Arguably small business owners and those who work in the service industry have been dealt a tougher blow than most during this pandemic. I think this is why I often see pitying looks from friends and family, or anyone who asks what I do for a living. Maybe it’s just me, but I find this pity is difficult to process. I’m pretty sure it’s not just me, actually. I think most entrepreneurs share a sense of optimism. I don’t know if everyone who starts a business is an optimist, but I suspect everyone whose business survives more than a year is. We get hit with so many unexpected curveballs as we build our businesses, that we wouldn’t survive without knowing things work out. The pity we encounter these days though, implies things might not work out. We’re pretty good at deflecting that notion for a while, but eventually it sinks in, and the we can do this or let’s figure out the plan vision can start to blur.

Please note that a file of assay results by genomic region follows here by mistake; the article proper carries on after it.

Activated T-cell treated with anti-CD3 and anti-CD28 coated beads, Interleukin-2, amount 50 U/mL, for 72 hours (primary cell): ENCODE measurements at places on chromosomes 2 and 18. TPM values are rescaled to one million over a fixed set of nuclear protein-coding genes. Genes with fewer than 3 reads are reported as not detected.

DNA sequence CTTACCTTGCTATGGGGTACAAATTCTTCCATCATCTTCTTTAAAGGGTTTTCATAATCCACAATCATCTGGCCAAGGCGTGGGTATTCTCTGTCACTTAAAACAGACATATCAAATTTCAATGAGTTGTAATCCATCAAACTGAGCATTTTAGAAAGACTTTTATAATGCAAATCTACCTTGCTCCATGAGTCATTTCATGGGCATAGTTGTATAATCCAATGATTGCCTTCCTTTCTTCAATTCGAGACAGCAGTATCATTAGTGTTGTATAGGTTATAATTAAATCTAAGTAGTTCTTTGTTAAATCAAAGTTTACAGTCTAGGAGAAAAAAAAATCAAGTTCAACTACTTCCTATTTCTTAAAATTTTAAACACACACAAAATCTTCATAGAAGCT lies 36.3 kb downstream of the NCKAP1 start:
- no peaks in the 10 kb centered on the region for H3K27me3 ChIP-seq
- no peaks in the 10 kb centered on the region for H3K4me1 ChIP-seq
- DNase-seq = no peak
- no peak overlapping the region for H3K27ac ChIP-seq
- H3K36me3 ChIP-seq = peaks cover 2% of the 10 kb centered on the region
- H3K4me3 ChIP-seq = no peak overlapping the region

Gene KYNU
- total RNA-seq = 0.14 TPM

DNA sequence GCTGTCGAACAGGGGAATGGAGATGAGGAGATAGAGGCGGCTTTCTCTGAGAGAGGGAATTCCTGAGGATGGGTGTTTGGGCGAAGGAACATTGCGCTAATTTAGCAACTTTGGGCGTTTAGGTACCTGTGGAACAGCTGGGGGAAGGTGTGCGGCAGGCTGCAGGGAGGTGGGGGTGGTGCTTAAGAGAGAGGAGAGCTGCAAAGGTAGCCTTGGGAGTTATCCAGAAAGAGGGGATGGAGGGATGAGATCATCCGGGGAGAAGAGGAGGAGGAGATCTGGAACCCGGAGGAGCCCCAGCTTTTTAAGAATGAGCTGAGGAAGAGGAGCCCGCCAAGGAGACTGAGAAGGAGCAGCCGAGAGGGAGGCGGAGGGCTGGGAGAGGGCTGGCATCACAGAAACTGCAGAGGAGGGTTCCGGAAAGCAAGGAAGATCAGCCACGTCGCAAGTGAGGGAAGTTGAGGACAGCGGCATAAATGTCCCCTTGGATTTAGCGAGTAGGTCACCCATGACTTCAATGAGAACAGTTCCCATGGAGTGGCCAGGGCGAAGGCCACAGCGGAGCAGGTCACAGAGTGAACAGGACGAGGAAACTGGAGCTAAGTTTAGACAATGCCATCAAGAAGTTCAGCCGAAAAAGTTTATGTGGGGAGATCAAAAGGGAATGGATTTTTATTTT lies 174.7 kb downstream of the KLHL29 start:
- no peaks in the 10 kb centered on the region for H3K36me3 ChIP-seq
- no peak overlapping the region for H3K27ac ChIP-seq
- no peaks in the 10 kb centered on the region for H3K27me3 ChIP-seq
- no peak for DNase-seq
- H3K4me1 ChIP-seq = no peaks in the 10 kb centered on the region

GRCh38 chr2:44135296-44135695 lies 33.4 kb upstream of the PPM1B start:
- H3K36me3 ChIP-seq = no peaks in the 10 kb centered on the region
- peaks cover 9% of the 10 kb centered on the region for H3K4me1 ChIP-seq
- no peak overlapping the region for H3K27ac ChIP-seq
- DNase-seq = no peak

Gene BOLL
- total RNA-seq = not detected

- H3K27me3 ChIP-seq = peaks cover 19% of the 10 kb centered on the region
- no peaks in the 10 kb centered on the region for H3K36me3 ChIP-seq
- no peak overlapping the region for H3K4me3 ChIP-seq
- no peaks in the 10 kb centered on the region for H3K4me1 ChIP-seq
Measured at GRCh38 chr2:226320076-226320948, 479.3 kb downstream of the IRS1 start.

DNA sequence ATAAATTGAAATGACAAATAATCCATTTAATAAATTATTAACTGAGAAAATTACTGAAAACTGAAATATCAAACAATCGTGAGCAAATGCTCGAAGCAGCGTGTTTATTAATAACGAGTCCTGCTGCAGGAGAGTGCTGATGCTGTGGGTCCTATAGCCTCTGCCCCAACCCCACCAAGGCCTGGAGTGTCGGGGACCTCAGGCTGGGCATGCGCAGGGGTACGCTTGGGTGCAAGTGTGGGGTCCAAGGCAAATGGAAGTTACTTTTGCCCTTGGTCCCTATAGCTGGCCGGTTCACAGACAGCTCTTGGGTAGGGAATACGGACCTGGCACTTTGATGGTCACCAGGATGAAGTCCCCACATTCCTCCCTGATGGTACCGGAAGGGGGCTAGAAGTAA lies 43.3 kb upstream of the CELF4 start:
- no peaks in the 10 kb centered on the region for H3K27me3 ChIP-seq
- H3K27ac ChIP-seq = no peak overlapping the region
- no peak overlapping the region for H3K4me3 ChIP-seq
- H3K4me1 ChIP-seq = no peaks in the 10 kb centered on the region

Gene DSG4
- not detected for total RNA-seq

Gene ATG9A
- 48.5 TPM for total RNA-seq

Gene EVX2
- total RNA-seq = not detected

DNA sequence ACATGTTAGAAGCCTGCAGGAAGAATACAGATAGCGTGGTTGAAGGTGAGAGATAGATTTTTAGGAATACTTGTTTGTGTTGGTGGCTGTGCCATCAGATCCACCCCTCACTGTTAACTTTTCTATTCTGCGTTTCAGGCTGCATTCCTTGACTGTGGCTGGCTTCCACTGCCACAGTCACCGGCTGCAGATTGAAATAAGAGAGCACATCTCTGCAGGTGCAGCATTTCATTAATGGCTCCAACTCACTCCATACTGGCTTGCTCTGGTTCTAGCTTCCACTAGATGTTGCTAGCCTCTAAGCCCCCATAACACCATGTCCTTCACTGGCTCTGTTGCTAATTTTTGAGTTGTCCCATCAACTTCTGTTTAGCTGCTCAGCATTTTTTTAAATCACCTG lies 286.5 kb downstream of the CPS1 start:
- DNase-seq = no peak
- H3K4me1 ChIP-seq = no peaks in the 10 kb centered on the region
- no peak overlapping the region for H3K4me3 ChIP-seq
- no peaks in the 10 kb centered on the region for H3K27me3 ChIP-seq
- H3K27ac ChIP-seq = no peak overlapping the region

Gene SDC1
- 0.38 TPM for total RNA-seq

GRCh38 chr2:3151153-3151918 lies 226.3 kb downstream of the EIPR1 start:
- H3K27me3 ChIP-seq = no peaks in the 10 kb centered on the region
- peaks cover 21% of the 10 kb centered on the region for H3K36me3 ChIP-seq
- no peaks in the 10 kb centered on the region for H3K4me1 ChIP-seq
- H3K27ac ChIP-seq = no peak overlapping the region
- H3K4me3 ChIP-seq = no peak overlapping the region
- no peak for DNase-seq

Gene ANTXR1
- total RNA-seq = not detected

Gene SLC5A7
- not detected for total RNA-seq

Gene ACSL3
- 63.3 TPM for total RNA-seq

Thank you on the other hand, is an expression of appreciation. It’s energizing. I can’t believe I’m about to write this (I’ve thought it for a while), but I find it a bit disheartening that while there is widespread appreciation for the many amazing people performing essential work through this pandemic, there seems to be none for those who are sacrificing their livelihood. The reality is that many small business owners are losing their homes and their life savings as their contribution to ending this pandemic, but to date I’ve seen no messages of thanks or appreciation; just pitying looks. It would be cool to get a little hey thanks. When I saw an Ottawa Public Health tweet yesterday saying they want to acknowledge a group that has been overlooked, I thought, okay, finally. But it turns out they were acknowledging trades people.